From Wikipedia, the free encyclopedia
Jump to: navigation, search
For other uses, see Doula (disambiguation).
A doula (left) with mother during labor

A Doula (/ˈdlə/), provides continuous emotional and practical support, for mothers and couples, through pregnancy, birth and immediately postpartum, also providing flexible practical and emotional support postnatally for new mothers and families in their own homes. Doulas are usually experienced women and mothers who have undertaken a doula preparation course. Doulas support families from all ethnic, religious, social backgrounds, including couples and single parents, same sex parents, low income families and executives, students, lawyers, midwives and doctors etc. Doulas spend time building a relationship with the families they are supporting. They offer space and time for parents to discuss and reflect upon their own situation, their needs, past experiences and options in childbirth to enable them to move towards a positive experience. Doulas are not there to take the place of the family or partner during a birth, unless parental choice, circumstances or cultural pressures mean that the mother’s partner is unable to be with her during labour and birth. Doulas do not take a clinical role, they work alongside their client’s care providers, supporting clients in their own choices. At all times a doula is led only by her client’s wishes and does not make specific recommendations, though may signpost to evidence-based resources and information.[1]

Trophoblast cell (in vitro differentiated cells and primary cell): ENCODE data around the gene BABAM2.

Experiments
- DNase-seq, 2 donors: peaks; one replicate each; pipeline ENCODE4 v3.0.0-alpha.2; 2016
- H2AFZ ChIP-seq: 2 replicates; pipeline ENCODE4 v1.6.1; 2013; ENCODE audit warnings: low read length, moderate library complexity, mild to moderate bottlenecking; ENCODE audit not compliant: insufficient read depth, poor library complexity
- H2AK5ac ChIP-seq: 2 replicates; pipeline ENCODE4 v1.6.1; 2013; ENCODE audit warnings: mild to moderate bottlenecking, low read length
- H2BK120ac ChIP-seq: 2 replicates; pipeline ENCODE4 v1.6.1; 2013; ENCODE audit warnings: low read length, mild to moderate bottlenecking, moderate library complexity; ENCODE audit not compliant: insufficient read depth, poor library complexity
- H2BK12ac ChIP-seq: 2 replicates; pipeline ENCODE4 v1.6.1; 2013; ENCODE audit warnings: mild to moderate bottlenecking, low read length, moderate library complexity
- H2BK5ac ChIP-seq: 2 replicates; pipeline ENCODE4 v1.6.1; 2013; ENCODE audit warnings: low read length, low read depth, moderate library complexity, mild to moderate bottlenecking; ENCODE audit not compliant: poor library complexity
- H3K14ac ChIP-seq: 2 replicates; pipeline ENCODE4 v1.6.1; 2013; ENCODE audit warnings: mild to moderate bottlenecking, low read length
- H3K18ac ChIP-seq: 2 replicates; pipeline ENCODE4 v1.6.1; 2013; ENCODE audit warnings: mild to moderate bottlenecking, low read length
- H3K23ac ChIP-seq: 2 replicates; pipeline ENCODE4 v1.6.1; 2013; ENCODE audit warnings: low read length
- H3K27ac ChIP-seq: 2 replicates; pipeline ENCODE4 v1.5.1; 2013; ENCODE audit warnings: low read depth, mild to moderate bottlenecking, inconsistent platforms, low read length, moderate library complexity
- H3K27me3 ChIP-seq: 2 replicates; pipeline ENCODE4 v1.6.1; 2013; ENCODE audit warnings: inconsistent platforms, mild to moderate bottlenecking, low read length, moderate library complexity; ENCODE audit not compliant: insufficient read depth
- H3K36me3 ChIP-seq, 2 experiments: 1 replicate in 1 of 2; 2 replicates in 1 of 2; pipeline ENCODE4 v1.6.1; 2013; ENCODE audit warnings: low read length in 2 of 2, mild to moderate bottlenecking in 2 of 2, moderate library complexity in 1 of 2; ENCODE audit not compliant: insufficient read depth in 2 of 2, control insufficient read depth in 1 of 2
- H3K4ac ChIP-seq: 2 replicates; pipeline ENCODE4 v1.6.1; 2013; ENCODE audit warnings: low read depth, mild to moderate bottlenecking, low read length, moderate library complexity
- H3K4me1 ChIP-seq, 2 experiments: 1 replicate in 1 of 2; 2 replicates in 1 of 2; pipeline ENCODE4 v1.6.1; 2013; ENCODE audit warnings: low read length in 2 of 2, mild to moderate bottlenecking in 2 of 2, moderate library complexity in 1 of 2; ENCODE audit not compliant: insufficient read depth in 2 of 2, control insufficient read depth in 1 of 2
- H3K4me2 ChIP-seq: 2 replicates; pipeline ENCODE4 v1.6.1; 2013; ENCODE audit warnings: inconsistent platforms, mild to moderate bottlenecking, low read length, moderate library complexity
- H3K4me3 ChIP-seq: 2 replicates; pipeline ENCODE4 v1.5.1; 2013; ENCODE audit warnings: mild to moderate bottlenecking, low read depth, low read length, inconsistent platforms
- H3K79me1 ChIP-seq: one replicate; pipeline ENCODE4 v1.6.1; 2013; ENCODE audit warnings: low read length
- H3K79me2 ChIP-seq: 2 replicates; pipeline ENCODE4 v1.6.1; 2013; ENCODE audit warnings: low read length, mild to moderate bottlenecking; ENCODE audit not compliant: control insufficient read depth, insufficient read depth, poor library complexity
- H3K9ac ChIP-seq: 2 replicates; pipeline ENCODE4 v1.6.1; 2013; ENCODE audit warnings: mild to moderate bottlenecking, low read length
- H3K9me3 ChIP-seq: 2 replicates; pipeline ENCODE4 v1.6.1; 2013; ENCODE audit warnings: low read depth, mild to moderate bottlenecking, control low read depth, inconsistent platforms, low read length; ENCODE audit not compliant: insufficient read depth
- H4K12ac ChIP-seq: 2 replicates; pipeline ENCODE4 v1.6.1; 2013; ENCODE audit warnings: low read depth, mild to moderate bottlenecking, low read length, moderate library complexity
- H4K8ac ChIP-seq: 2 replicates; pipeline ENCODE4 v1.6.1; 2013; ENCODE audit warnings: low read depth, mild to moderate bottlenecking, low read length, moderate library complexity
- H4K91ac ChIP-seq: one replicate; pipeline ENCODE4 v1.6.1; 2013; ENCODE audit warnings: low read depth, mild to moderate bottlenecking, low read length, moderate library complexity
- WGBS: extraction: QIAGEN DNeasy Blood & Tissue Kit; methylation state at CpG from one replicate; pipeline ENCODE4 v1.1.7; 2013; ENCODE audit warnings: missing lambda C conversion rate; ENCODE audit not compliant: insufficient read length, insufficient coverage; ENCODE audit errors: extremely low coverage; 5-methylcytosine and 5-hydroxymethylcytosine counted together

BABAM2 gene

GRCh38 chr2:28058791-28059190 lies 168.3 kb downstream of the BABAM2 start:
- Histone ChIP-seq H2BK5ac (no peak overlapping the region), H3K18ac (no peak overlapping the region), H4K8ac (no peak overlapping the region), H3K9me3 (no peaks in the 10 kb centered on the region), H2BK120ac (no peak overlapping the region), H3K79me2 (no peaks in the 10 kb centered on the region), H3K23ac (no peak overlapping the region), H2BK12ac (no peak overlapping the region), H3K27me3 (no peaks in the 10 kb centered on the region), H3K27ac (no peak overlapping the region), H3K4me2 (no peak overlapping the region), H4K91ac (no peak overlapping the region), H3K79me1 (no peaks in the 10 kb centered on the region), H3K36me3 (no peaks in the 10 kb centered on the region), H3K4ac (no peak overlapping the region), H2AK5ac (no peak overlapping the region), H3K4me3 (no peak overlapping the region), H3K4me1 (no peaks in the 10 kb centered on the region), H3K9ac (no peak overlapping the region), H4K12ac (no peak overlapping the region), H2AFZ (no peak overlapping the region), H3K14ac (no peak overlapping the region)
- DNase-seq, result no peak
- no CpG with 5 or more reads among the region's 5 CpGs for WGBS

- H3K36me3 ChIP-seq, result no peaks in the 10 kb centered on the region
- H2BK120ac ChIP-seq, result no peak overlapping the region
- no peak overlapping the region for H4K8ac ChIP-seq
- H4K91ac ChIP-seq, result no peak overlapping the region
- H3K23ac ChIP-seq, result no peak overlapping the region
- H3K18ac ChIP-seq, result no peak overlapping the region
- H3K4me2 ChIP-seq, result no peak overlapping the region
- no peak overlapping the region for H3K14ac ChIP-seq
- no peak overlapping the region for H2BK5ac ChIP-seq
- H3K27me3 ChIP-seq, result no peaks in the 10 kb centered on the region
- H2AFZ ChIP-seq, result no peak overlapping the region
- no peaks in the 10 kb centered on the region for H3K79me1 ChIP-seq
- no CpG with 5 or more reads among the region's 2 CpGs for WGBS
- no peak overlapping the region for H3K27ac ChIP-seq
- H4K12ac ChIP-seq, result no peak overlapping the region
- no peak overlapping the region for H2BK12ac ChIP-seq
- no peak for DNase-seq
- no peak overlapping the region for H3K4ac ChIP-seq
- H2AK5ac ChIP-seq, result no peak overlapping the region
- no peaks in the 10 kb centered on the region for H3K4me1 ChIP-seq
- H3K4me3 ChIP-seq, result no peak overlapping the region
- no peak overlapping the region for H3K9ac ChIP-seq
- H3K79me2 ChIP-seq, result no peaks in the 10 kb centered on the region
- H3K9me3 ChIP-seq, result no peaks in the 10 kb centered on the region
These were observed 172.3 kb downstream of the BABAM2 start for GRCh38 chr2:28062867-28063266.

History and etymology[edit]

The term doula was first used in a 1969 anthropological study[2] conducted by Dana Raphael. Raphael suggested it was a widespread practice that a female of the same species be part of childbirth, and in human societies this was traditionally a role occupied by a family member or friend whose presence contributed to successful long-term breastfeeding. Raphael's derivation of the term is not clear, only describing it as coming from "Aristotle's time", and is defined as an Ancient Greek word δούλη meaning "female slave."[3] Marshall Klaus and John Kennell, who conducted clinical trials on the medical outcomes of doula-attended births, adopted the term to refer to a person providing labor support.[4] The modern doula started out as an American phenomenon, but has later to some degree spilt over to the Anglophone world and, after the turn of the millennium, to other 1st world nations.

Types of support[edit]

The overall goal of a doula is for the mother to feel safe and comfortable, enhancing the goal of doctors and nurses which is to ensure a safe delivery for mother and child. Doulas have no clinical role, duties or decision-making, deferring instead to nurses or doctors.[5]


A birth doula is also called a labor doula. The kinds of support provided during childbirth may include physical assistance and comfort (massage, maintaining a supporting posture or providing water), emotional support (providing company, encouragement or simply talking in a soothing tone of voice), and acting as an advocate for the woman undergoing childbirth (suggesting options or supporting the woman's decisions to a medical team).[6] Doulas may also be involved during pregnancy and after birth (postnatal care).[6]